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Mercy Corps Reaches Families Torn by Conflict in Congo

DR Congo, May 7, 2008

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  • Mercy Corps Reaches Families Torn by Conflict in Congo
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  <span class="field-credit">
    Matthew De Galan/Mercy Corps  </span>
    Congolese children, displaced by brutal violence, wait to receive water for their families. Photo: Matthew De Galan/Mercy Corps
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  <span class="field-credit">
    Matthew De Galan/Mercy Corps  </span>
    Mercy Corps staff helps displaced people at a community water distribution point. Photo: Matthew De Galan/Mercy Corps

Mercy Corps is helping more than 50,000 displaced people meet their most basic needs in areas of conflict-ravaged northeastern Congo near the Rwandan border.

Mercy Corps is helping alleviate suffering along the country's war-torn eastern edge, where tens of thousands of people are fleeing their homes where fighting rages between government and rebel forces.

The United Nations World Food Programme has estimated that continuing violence is preventing tens of thousands of Congolese from receiving food aid. Mercy Corps is working on solutions to not only bring such critical supplies to families, but also ensure longer-term prospects for food security.

Through a generous grant from The Hunger Site, we are piloting an innovative new approach to help families feed themselves: small "kitchen gardens" constructed from burlap sacks, soil and rocks. These tiny yet productive plots take up less than 50 square centimeters of space, but can produce as many vegetables as a two or three square meter garden plot. Some of the vegetables planted include carrots, cabbage, onions and leafy greens.

While our sights are set on sustainability and long-term objectives, our response began — and remains rooted — in emergency assistance to displaced families.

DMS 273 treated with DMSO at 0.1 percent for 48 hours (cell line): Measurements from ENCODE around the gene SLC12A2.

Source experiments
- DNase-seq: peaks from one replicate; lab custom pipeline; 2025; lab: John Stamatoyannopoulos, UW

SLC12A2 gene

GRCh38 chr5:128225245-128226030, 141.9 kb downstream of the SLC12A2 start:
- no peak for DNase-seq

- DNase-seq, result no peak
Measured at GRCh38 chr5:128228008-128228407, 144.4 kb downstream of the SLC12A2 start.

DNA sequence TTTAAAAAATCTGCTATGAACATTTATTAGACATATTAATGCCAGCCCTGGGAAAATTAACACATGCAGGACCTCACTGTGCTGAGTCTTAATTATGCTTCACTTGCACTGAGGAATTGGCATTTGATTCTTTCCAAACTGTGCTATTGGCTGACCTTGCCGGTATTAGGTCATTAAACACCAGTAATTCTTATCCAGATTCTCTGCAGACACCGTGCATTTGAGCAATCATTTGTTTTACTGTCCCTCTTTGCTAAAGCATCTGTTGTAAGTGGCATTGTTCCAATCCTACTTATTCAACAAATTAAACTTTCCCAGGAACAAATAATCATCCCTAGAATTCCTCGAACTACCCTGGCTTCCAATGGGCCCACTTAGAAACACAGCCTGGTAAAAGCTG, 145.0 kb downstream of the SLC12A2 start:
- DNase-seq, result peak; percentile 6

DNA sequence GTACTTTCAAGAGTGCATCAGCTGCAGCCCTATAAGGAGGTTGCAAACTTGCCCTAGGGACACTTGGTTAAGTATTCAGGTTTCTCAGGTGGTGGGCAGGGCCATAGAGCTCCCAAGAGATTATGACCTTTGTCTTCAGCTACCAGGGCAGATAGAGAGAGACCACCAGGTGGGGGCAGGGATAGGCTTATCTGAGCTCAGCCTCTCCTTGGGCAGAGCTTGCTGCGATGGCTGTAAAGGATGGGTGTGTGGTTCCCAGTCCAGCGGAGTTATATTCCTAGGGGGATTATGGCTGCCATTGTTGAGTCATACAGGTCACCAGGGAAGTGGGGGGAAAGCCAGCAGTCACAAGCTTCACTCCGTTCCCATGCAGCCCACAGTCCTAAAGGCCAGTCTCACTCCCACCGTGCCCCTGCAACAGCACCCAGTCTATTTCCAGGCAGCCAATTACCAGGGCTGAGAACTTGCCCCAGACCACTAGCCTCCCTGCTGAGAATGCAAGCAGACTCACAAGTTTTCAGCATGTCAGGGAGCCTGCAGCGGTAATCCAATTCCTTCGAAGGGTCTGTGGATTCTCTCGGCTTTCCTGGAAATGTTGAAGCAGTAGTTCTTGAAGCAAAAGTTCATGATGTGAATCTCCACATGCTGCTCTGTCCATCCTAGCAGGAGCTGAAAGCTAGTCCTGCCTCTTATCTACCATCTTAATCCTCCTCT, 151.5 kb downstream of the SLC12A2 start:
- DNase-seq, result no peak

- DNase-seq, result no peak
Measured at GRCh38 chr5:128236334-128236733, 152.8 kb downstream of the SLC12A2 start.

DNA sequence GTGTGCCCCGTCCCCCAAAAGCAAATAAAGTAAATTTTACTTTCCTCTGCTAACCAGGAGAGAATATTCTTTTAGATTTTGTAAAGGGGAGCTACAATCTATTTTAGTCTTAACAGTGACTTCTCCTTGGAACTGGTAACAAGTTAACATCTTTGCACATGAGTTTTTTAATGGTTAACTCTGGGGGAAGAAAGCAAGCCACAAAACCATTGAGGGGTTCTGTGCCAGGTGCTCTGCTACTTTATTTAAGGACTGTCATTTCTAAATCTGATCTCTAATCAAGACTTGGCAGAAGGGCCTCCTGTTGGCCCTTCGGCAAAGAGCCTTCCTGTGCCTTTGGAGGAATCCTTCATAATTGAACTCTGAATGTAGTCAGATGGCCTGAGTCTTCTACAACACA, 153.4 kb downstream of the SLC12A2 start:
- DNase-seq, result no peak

In September 2007, working closely with the United Nations and other humanitarian organizations, a Mercy Corps team helped distribute food and water to 2,500 families in Mugunga, a town seven miles southeast of the embattled city of Sake. The Mercy Corps team also aided in the provision of plastic sheeting, food supplements, jerry cans, children's clothing, mosquito nets and blankets to an estimated 5,000 families.

Mercy Corps has also helped Caritas and the World Food Program distribute 60 tons of grain, beans and cooking oil to 10,000 displaced people — the first major food distribution in the area since an epic influx of families fleeing violence.

Today, we are are providing 450,000 liters of water each day to 50,000 displaced persons in the Rutshuru area, ensuring a supply of clean water that helps keep families and children healthy. We have also constructed more than 400 latrines to improve sanitary conditions and keep preventable diseases at bay.

However, this aid and assistance is being delivered under extremely dire and dangerous circumstances.

Congo emerged in 2003 from five years of war involving Rwanda, Uganda and other countries in the region. As many as 5.4 million people died, most from hunger and disease as the country's economy, health system and infrastructure collapsed.

Clashes between local and regional militias have renewed fears of a resumption of the war — which lead to more deaths than any conflict since World War II.

Fighting displaced more than 200,000 people throughout 2007 in North Kivu province, home to six million people. Since January 2008, an additional 75,000 have been forced from their homes.

Nationwide, some 1.2 million Congolese are displaced due to conflict. Life expectancy has dropped by 10 years in the past decade and 20 percent of children die before reaching age five, one of the highest rates in the world.

The needs throughout northeastern Congo are immense. War-weary families are struggling to protect and provide for their children.

Until lasting peace allows them to return home, they need our help. Mercy Corps is on the ground to meet those needs.